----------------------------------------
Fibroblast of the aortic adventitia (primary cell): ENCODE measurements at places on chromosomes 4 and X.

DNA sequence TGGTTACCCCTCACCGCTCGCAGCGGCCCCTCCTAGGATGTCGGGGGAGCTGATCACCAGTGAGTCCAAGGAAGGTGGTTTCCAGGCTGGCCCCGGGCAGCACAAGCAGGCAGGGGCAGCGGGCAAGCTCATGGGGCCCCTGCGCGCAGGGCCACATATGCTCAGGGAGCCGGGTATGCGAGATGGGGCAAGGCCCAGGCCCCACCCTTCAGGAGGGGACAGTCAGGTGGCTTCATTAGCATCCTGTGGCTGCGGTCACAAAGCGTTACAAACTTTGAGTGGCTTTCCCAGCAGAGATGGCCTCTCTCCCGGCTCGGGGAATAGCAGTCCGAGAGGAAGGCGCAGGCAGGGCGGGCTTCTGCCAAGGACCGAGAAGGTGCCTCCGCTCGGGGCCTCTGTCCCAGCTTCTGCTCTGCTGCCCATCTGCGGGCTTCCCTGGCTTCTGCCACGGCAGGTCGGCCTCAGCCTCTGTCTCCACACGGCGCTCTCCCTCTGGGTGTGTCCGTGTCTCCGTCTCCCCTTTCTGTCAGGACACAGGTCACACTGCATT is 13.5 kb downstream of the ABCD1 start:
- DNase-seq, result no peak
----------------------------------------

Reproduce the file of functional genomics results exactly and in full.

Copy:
Fibroblast of the aortic adventitia (primary cell): ENCODE measurements at places on chromosomes 4 and X.

DNA sequence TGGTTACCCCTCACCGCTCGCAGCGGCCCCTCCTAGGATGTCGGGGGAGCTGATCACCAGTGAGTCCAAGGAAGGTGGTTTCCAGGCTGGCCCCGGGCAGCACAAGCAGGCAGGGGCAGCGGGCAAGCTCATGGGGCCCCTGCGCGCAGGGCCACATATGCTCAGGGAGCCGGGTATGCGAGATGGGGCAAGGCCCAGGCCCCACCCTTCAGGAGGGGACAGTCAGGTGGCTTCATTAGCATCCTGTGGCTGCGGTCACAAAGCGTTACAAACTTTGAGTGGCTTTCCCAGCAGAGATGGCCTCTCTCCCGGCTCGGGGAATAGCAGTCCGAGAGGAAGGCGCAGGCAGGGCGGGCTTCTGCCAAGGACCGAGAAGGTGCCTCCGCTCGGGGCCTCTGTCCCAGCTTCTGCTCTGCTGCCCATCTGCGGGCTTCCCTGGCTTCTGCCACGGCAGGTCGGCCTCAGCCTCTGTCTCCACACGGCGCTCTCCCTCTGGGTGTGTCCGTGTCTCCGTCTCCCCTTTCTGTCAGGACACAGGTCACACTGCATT is 13.5 kb downstream of the ABCD1 start:
- DNase-seq, result no peak